Guidelines to `living less dangerously` in Indonesia
January-March 2018
By: Peter Verhezen, Ian O Williamson and Natalia Soebagjo

“In the West, we want answers for everything. Everything is right or wrong, or good or bad. But in the [wayang puppet] shadow play, no such final conclusion exists.” Quote from the 1982 film “The Year of Living Dangerously.”

Indonesia, the biggest economy in Southeast Asia and its only member of the G20, is on its way to becoming an extraordinary economic and political force. While the 1997-98 Asian financial crisis had a devastating impact on the country, since that time the country has significantly restructured its governance systems and experienced rapid economic growth and a good, though volatile, performing stock market.

From 1997 to 2014, Indonesia’s gross domestic product has grown at an average of 5.4 percent annually, and would have been much higher if not for negative growth during the Asian financial crisis. The stock market, meanwhile, has generated an annual return of 6.4 percent during the last five years. The Indonesian economy, blessed with an abundance of natural resources such as tin, coal and gold, continues to be one of the fastest-growing economies in the world, with GDP growth in 2015 of 5.8 percent – but just slightly over 5 percent in the third quarter of 2017. This economic surge has opened numerous business opportunities. Thus, it is not surprising that foreign direct investment into Indonesia has increased dramatically during the last five years, from a low of Rp 35.4 trillion in 2010 to a high of Rp 99.4 trillion ($7.6 billion) in 2016. This investment has come from multinational corporations across a wide variety of industries, including resources, consumer products, financial services, infrastructure and manufacturing.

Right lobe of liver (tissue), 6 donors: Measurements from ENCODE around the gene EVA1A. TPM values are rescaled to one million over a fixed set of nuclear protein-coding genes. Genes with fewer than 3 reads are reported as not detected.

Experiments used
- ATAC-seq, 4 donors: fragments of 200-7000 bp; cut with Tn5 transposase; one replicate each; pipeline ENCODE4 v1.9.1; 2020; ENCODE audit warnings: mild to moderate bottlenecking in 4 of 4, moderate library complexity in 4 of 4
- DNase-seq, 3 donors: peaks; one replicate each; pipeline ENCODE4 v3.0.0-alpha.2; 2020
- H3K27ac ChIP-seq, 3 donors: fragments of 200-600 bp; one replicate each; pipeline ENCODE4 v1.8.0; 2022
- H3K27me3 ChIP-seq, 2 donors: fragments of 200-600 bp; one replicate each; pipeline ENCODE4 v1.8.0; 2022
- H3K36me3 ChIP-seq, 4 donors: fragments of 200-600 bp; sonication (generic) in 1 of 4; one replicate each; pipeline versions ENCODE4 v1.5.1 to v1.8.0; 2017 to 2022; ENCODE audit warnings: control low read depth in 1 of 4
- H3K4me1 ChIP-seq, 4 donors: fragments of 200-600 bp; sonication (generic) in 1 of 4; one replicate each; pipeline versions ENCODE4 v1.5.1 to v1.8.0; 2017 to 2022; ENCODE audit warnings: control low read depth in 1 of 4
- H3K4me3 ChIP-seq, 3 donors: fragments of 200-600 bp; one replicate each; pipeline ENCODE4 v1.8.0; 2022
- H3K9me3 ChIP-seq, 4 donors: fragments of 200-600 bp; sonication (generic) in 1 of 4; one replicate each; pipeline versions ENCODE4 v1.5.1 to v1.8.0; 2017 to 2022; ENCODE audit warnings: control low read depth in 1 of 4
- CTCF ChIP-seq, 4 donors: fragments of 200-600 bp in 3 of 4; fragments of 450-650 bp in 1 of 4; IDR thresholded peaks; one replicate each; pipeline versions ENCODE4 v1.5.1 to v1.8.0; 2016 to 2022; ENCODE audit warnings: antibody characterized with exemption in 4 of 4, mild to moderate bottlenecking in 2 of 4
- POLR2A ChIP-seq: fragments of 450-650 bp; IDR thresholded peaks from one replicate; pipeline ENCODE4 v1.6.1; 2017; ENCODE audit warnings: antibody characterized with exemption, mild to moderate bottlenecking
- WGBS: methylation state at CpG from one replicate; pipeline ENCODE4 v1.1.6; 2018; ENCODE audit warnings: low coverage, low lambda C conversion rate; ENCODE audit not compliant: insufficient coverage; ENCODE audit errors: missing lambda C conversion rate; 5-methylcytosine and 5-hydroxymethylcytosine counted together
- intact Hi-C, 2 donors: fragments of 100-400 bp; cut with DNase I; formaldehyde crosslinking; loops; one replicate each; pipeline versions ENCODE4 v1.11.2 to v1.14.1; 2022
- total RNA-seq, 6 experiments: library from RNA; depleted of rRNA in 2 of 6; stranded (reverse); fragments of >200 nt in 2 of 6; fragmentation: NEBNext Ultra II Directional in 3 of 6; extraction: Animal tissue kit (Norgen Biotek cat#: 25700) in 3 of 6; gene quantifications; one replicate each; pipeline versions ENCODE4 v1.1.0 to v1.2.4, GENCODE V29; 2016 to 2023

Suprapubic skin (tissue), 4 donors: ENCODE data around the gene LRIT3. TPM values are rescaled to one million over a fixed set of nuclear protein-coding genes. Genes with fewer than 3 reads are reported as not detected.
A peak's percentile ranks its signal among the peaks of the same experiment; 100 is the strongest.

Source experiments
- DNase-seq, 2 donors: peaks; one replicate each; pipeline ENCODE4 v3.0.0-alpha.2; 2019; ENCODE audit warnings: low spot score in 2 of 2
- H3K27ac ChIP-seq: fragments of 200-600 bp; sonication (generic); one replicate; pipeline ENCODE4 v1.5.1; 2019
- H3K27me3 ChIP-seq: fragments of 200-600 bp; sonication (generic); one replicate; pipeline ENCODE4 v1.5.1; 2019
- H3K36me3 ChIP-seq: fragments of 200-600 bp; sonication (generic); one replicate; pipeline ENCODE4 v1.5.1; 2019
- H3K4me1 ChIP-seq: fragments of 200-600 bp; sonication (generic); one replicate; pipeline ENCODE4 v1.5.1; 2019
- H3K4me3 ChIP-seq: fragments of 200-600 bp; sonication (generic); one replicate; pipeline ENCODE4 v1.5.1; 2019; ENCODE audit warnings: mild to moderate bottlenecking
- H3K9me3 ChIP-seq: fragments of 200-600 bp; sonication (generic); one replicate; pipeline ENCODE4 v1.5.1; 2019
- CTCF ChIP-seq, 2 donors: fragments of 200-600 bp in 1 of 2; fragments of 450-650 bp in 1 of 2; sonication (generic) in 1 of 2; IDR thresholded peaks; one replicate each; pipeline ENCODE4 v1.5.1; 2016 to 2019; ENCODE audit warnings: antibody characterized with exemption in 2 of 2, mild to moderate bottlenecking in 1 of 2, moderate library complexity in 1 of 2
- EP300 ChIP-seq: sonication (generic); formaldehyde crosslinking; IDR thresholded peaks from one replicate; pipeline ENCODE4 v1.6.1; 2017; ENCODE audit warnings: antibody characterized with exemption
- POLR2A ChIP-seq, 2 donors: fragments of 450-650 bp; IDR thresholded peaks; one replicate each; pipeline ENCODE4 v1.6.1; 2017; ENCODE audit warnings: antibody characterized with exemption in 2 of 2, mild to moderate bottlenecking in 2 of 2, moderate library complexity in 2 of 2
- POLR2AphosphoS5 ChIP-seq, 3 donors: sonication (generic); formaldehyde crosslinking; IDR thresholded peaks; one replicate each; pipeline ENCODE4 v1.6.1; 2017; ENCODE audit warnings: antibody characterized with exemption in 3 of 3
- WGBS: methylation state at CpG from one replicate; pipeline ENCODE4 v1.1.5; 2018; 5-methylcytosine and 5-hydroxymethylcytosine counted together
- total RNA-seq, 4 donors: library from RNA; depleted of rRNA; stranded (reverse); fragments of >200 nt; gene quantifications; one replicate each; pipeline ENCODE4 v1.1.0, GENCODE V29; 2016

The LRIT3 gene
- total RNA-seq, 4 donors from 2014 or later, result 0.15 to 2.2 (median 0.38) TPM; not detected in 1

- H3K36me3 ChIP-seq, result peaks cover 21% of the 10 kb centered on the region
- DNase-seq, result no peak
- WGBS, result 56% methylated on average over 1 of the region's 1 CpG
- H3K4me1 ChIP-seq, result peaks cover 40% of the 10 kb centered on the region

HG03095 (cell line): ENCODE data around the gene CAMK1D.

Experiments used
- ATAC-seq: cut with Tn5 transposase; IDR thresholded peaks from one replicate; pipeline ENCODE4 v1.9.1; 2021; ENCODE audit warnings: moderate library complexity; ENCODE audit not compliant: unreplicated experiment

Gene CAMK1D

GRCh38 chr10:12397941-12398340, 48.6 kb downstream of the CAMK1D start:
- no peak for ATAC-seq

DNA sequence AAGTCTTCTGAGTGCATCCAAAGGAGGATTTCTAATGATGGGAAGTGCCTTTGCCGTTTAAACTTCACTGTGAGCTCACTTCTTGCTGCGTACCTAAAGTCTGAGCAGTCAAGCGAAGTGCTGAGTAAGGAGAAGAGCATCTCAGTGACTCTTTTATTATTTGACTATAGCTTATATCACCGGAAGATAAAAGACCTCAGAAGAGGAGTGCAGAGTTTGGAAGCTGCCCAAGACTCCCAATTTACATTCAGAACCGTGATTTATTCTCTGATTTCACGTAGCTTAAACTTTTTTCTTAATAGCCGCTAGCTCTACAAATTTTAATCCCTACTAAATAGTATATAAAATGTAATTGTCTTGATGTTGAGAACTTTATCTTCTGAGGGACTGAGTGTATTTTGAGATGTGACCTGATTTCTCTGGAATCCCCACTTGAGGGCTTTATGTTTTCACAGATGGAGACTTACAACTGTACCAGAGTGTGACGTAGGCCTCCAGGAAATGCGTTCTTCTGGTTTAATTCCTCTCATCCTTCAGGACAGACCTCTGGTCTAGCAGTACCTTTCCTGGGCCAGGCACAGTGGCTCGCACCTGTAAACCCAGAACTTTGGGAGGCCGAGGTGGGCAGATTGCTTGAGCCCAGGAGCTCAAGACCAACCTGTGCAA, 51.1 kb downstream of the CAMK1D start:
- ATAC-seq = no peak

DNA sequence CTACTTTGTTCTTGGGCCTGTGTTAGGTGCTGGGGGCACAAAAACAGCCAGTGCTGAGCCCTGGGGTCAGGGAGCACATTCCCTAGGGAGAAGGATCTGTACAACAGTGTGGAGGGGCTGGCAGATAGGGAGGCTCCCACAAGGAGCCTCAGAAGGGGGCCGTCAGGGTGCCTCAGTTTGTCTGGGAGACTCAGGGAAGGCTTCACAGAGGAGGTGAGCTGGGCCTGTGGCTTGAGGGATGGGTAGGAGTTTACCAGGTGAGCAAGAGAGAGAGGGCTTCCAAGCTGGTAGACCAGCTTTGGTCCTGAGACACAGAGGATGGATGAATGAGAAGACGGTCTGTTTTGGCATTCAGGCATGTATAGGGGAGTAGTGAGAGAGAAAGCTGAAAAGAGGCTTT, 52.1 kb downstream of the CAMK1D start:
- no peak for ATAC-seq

Despite this recent market performance, success by companies operating in Indonesia (particularly foreign companies) is far from certain. How do international companies address specific institutional challenges and organizational obstacles when doing business in Indonesia? There are numerous examples of multinational corporations with reasonable business strategies suffering major financial and reputational failures in Indonesia. While the use of objective information about the competitive environment, the technological and sociopolitical context, and consumer preferences is important to the development of a business strategy here, specific attributes of the Indonesian market may make this information necessary but not sufficient for driving organizational success.

For example, enticed by the economic prospects in the world’s fourth-most populous nation, Cemex, the Mexican global cement giant, in 1998 bought a considerable number of shares in the largest Indonesian cement company (state-owned), Semen Gresik. However, Cemex underestimated several issues that led to a protracted dispute between its global headquarters and its Indonesian subsidiary. Eight years later, Cemex was forced by the Indonesian government to sell its 25.5 percent stake in Semen Gresik, worth more than $500 million at that time, at a loss to Indonesia’s Rajawali Group. This happened because Semen Padang, the state-owned subsidiary responsible for many of Cemex’s problems during those years, refused to collaborate under the reins of a foreign company, citing cultural differences. Misreading the cultural and legal context of Indonesia was disastrous for Cemex. 

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